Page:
metonymy

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me·ton·y·my

 (mə-tŏn′ə-mē)
n. pl. me·ton·y·mies
A figure of speech in which one word or phrase is substituted for another with which it is closely associated, as in the use of Washington for the United States government or of the sword for military power.

[Late Latin metōnymia, from Greek metōnumiā : meta-, meta- + onuma, name; see nō̆-men- in Indo-European roots.]

met′o·nym′ic (mĕt′ə-nĭm′ĭk), met′o·nym′i·cal adj.
met′o·nym′i·cal·ly adv.

metonymy

(mɪˈtɒnɪmɪ)
n, pl -mies
(Grammar) the substitution of a word referring to an attribute for the thing that is meant, as for example the use of the crown to refer to a monarch. Compare synecdoche
[C16: from Late Latin from Greek: a changing of name, from meta- (indicating change) + onoma name]
metonymical, ˌmetoˈnymic adj
ˌmetoˈnymically adv

me•ton•y•my

(mɪˈtɒn ə mi)

n.
a figure of speech in which the name of one object or concept is used for that of another to which it is related, as “scepter” for “sovereignty,” or “the bottle” for “strong drink.”
[1540–50; < Late Latin metōnymia < Greek metōnymía change of name; see met-, -onym, -y3]
met•o•nym•ic (ˌmɛt əˈnɪm ɪk) met`o•nym′i•cal, adj.
met`o•nym′i•cal•ly, adv.

metonymy

a rhetorical or stylistic device in which one thing is named or referred to by the name of another, related thing; for example, the use of White House in referring to the presidential administration. — metonym, n. — metonymous, metonymie, metonymical, adj.
See also: Names
a rhetorical or stylistic device in which one thing is named or referred to by the name of another, related thing; for example, the use of White House for the presidential administration. — metonym, n. — metonymous, metonymic, metonymical, adj.
See also: Rhetoric and Rhetorical Devices

metonymy

1. An expression in which the name of something is used to mean something that is related to it, as in “die by the sword” to mean “die by violence.”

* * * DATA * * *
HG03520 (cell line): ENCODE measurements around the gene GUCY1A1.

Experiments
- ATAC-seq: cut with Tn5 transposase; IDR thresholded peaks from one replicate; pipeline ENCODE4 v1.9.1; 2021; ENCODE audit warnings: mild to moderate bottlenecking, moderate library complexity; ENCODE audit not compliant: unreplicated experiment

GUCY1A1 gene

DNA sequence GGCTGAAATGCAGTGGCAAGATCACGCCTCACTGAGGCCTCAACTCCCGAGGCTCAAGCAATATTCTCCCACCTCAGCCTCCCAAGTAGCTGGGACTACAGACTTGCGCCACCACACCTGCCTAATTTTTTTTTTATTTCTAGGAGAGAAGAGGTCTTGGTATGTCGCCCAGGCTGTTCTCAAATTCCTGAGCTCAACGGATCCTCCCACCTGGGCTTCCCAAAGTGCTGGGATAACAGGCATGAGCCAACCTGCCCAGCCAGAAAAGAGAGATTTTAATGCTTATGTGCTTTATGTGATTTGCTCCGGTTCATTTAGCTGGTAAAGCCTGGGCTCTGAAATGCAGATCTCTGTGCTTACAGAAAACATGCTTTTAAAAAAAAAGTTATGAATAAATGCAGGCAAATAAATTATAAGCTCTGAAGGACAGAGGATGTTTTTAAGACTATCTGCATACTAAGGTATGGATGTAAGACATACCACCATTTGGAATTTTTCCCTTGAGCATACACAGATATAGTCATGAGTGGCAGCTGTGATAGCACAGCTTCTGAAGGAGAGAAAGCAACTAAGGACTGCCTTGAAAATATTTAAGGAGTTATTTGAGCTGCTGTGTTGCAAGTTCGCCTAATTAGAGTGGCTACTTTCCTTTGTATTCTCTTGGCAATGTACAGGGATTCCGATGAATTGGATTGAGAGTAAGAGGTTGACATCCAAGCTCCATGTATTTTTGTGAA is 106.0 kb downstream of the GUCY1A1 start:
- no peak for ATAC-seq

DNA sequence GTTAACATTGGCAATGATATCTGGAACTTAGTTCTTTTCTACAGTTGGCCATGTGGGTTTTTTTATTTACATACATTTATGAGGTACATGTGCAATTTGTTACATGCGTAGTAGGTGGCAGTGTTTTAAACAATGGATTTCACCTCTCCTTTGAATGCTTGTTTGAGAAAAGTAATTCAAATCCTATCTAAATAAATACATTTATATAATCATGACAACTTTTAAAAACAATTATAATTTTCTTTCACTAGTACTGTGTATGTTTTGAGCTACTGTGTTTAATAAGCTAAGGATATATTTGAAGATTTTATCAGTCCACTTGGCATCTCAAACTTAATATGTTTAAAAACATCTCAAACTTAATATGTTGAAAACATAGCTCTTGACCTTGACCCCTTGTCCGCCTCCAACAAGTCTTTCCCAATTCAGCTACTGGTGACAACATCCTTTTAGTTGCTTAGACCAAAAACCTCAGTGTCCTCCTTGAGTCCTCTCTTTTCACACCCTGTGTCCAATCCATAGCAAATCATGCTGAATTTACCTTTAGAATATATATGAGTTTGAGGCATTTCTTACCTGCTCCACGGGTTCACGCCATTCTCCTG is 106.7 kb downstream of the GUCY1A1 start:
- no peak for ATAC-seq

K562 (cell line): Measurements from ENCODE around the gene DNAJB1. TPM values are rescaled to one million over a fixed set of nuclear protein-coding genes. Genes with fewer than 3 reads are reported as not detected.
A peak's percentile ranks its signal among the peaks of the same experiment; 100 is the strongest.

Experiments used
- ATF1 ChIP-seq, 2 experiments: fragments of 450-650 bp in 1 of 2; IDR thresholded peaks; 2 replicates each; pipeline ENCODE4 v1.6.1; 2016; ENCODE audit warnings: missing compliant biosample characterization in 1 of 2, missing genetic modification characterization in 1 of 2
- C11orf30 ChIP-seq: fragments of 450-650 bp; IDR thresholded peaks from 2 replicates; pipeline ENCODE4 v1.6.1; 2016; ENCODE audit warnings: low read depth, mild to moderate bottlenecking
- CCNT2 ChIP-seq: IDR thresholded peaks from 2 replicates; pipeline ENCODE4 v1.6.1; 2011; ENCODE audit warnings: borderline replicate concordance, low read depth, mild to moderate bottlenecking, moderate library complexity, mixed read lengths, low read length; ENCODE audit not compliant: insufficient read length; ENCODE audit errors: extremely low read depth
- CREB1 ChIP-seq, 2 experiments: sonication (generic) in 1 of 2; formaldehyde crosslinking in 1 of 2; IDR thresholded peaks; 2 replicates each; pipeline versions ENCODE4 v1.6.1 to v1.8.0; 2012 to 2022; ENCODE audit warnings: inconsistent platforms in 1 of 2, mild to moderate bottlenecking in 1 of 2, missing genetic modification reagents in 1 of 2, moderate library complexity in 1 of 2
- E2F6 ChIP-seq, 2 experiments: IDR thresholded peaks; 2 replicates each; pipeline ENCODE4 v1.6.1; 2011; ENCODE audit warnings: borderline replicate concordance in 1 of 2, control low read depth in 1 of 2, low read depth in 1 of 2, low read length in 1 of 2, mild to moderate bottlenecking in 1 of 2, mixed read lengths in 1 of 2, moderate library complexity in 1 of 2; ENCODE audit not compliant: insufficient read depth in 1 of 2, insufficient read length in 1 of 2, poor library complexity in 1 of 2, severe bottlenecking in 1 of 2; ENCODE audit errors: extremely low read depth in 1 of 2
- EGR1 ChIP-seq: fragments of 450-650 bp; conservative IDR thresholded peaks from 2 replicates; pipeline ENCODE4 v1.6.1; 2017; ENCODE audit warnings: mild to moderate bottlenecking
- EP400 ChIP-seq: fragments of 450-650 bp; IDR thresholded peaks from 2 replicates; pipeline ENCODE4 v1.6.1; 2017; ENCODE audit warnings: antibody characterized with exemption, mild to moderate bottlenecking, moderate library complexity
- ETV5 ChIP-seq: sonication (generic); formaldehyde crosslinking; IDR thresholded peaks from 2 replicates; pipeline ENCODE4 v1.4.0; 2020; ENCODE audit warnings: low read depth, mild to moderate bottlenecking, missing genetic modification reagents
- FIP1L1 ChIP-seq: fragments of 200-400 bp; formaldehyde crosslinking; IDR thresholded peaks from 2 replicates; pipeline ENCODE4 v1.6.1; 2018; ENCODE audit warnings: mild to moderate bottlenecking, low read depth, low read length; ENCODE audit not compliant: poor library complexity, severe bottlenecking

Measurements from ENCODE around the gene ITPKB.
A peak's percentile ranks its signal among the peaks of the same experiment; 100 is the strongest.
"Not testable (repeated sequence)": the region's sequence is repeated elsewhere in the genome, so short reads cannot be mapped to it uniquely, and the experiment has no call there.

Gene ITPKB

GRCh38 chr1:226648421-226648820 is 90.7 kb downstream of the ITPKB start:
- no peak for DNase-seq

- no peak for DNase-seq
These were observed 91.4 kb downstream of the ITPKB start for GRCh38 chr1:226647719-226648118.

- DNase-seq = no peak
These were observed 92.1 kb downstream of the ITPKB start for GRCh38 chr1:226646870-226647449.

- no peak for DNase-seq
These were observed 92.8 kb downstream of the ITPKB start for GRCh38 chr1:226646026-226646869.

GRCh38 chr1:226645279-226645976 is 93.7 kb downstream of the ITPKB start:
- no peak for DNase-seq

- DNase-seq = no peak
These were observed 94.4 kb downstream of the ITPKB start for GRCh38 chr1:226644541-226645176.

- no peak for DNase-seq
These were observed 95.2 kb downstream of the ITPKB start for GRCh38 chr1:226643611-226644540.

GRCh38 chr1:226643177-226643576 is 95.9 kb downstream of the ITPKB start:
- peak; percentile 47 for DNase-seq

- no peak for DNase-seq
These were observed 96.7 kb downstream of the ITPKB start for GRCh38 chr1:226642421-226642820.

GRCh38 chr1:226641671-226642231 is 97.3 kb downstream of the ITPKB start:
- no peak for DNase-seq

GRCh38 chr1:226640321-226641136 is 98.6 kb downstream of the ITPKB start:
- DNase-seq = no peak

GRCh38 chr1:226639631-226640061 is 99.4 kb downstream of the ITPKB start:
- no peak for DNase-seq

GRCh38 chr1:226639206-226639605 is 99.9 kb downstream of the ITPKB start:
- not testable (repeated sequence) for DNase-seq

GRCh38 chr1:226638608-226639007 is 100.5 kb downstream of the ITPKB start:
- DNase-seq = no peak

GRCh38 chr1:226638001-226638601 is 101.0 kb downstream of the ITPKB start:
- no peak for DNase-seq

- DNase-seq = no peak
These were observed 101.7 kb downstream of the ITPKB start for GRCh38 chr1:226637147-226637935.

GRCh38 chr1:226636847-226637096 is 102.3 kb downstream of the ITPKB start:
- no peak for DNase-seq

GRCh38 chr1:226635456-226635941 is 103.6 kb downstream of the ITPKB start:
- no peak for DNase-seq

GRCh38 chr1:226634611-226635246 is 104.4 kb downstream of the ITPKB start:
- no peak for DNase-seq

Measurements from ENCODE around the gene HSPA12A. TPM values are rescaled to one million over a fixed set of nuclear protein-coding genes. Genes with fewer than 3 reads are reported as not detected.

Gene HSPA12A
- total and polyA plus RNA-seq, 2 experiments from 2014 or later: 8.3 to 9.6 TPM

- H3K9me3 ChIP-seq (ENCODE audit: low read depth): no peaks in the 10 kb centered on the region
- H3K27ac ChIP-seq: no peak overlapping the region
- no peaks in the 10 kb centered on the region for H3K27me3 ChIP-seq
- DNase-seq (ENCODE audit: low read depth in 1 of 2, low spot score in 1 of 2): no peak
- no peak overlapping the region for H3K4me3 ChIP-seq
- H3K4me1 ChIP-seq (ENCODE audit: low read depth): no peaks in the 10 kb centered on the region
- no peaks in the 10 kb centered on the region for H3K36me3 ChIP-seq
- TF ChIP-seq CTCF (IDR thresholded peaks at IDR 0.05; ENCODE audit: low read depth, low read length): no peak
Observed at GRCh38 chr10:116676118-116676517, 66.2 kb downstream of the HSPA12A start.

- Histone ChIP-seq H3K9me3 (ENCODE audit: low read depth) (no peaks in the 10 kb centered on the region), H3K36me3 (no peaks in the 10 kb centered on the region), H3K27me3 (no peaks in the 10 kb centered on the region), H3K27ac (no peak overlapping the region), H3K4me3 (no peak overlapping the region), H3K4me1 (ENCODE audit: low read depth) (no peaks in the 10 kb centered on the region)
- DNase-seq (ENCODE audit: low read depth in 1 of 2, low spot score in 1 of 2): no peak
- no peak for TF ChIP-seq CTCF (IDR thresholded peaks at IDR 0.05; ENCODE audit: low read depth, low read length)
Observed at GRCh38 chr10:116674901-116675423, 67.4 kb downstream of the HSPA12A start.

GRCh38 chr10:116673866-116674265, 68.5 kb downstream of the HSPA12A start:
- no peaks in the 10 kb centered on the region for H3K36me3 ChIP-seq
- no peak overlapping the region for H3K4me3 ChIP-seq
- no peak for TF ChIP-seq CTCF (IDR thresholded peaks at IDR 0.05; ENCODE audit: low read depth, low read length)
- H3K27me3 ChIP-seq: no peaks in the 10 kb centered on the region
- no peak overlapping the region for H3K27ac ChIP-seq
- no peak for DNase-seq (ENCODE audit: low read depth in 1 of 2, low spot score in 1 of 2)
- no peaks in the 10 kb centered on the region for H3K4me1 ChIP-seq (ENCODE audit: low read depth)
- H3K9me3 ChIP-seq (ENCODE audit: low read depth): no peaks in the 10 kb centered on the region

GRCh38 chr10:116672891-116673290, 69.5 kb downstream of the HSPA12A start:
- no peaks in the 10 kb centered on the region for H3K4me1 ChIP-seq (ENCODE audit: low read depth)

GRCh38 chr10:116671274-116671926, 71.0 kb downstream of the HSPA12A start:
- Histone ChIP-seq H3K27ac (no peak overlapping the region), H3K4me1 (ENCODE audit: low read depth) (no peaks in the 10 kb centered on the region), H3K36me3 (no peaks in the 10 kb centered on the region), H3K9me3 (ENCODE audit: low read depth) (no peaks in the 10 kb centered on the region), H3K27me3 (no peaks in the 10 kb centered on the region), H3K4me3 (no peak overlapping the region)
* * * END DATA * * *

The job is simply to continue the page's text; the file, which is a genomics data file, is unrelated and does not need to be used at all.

2. Use of a suggestive or related word instead of naming the thing meant.
ThesaurusAntonymsRelated WordsSynonymsLegend:
Noun1.metonymy - substituting the name of an attribute or feature for the name of the thing itself (as in `they counted heads')
figure of speech, trope, image, figure - language used in a figurative or nonliteral sense
metalepsis - substituting metonymy of one figurative sense for another
voice - (metonymy) a singer; "he wanted to hear trained voices sing it"
References in periodicals archive ?
66 "Et certe si objectum cognitionis fingentis, nec habet actu esse, nec habere potest, praeter illud quod recipit formaliter a cognitione fingente, jam denominatio ficti, solam dicet formam extrinsecam, et nullum dicet subjectum denominationis, quod habeat actu vel potentia aliquod esse, praeter id quod recipit a forma extrinseca: et sic forma extrinseca nihil denominabit nisi seipsam, sibique ipsi erit extrinseca"; ibid.
18-20: "Ac certe, etiamsi respiciendo ad corpus hydrope laborans, sit tantum denominatio extrinseca, cum dicitur ejus natura esse corrupta .
Cicero], IV xxxii 43: Denominatio est quae ab rebus propinquis et finitimis trahit orationem qua possit intellegi res quae non suo vocabulo sit appellata.